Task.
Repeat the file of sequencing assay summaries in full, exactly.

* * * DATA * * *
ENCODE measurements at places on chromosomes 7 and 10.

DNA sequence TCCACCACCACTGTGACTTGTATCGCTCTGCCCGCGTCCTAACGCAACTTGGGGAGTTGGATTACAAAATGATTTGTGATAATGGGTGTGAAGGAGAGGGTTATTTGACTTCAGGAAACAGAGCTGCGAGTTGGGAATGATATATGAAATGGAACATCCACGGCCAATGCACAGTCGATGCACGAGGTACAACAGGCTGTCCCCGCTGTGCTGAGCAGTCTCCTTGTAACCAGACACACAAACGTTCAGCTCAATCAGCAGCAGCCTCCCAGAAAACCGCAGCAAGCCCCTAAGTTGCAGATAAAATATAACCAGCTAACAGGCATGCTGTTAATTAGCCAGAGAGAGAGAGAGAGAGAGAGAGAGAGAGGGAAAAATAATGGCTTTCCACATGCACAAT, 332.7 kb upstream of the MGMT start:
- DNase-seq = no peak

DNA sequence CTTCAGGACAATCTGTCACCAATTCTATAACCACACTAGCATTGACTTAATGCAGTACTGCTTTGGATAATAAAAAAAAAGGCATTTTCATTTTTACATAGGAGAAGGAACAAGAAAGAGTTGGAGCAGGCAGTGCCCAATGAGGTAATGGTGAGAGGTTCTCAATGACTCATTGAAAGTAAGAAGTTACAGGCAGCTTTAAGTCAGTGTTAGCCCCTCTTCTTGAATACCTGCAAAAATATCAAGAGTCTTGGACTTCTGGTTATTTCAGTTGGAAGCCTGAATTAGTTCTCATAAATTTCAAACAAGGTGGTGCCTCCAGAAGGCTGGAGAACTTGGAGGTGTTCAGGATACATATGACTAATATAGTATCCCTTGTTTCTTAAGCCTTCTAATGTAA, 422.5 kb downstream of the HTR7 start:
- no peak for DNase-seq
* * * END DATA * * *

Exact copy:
ENCODE measurements at places on chromosomes 7 and 10.

DNA sequence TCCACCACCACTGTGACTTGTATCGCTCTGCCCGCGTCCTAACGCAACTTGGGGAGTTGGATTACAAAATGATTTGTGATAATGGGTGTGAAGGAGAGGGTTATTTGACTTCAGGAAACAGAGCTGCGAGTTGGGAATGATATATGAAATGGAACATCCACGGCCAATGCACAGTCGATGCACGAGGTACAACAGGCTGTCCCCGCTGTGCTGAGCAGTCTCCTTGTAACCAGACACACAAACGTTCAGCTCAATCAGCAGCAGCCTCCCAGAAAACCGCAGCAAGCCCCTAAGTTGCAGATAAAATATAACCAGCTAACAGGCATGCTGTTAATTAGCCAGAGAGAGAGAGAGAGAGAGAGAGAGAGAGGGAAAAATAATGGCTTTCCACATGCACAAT, 332.7 kb upstream of the MGMT start:
- DNase-seq = no peak

DNA sequence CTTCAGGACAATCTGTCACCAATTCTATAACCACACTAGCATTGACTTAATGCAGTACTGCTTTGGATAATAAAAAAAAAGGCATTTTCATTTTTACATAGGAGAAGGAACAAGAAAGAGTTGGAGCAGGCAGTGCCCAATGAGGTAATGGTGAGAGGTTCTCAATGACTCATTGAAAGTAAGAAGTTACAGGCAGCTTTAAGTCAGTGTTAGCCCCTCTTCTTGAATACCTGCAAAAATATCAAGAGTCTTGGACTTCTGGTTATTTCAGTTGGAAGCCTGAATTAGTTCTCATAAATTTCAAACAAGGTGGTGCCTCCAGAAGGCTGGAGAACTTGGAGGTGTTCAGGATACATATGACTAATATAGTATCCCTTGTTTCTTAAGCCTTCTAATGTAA, 422.5 kb downstream of the HTR7 start:
- no peak for DNase-seq